Land Snail Ecology

Deer damage in Forrest Dutlinger, PA; by Ken Hotopp

White-tailed deer overbrowsing

Land snails are likely to be impacted by white-tailed deer (Odocoileus virginianus) overbrowsing, but empirical evidence is lacking.

Typical evidence of white-tailed deer overbrowsing is widespread in Pennsylvania. The Pennsylvania Department of Conservation and Natural Resources discusses the reduction of forest tree regeneration and other deer overbrowsing impacts upon vegetation and wildlife in their report on the state's forests (2005). Lack of advance regeneration of many tree species is widespread. Other overbrowsing indications include the "browse line" of reduced foliage on the lower parts of trees and shrubs, reduced herbaceous vegetation, and understories dominated by hay-scented fern, striped maple, and other plants unpalatable to deer. In addition, other vegetation impacts from air pollution and non-native invasive plants such as Japanese stiltgrass (Microstegium vimineum) impede forest recovery from deer overbrowsing. Adding complexity to this topic are deer parasites that have land snails as a secondary host, an issue addressed in another "Ecology" subsection on this website.

White-tailed deer overbrowsing impacts upon ground-nesting birds have been documented (e.g. deCalesta, 1994), although the extent to which overbrowsing limits other wildlife including invertebrates is mostly unknown. White-tailed deer are Cervids, the even-toed herbivores, and browsing impacts upon land snails from the Cervids moose (Alces alces) and caribou (Rangifer tarandus) have been reported in Scandinavia (Suominen, 1999;Suominen et al., 1999). In a New Zealand study of several invertebrate taxa, introduced goats and deer impacted larger-bodied invertebrates (Wardle et al., 2001). Although the extent of the impact to land snails due to white-tailed deer overbrowsing in eastern North America is unknown, we can presume at least some effect because of the obvious reduction of land snail food and cover. Research into this effect could be useful to land managers and conservationists.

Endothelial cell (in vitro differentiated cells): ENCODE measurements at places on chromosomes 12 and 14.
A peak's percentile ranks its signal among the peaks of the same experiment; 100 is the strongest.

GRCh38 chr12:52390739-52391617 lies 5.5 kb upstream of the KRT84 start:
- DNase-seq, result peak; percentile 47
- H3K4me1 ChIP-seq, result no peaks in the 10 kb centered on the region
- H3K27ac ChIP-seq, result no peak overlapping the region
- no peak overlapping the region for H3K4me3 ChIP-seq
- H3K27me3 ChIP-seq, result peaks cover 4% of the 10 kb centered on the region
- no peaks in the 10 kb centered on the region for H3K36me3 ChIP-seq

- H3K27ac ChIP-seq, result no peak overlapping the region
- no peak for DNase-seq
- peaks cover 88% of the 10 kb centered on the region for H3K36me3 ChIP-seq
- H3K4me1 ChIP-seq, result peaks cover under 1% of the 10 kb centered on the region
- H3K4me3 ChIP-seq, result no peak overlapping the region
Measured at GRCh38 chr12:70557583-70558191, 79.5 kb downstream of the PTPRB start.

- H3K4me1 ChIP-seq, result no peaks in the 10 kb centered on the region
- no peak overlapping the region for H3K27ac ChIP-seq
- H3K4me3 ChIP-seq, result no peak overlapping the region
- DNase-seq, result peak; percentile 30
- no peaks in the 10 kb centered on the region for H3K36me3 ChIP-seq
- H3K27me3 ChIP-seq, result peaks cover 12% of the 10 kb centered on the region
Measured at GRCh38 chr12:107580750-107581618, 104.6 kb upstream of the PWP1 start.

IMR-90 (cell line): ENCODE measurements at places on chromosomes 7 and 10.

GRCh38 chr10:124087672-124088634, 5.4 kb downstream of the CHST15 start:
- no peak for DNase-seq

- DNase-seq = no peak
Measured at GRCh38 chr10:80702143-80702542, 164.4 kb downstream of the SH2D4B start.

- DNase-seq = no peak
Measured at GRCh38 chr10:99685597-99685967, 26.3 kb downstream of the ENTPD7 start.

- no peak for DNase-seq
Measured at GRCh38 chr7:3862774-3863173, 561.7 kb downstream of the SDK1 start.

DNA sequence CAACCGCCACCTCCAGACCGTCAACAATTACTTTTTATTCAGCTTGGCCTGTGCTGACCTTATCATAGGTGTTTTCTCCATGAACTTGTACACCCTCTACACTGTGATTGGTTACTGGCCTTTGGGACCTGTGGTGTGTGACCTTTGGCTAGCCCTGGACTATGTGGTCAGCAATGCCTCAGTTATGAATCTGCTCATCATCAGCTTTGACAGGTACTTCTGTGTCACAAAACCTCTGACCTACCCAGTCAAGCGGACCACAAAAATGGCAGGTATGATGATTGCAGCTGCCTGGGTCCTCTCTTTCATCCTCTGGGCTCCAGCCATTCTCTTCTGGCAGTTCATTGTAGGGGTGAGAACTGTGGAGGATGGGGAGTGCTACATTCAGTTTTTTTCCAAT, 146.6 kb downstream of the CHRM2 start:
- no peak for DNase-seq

In light of the potential for overbrowsing effects, wildlife management practices that serve to increase deer near special land snail habitats or rare land snail locations should be of particular concern. Practices at issue would include vegetation management, specifically road building, timber harvest, and creation and maintenance of wildlife openings. Research into creating adequate habitat buffer zones and limiting white-tailed deer numbers to allow understory recovery are needed. New research could provide a contribution to the discussion about improving white-tailed deer management policy.

Hotopp, 1/4/05

chkowlVirginia Department of Game & Inland FisheriesUS Fish & Wildlife Service
Development of this site was supported by the generous contributions of Pennsylvanians to the Wild Resource Conservation Fund, and by the Virginia Dept. of Game and Inland Fisheries with a State Wildlife Grant from the US Fish & Wildlife Service.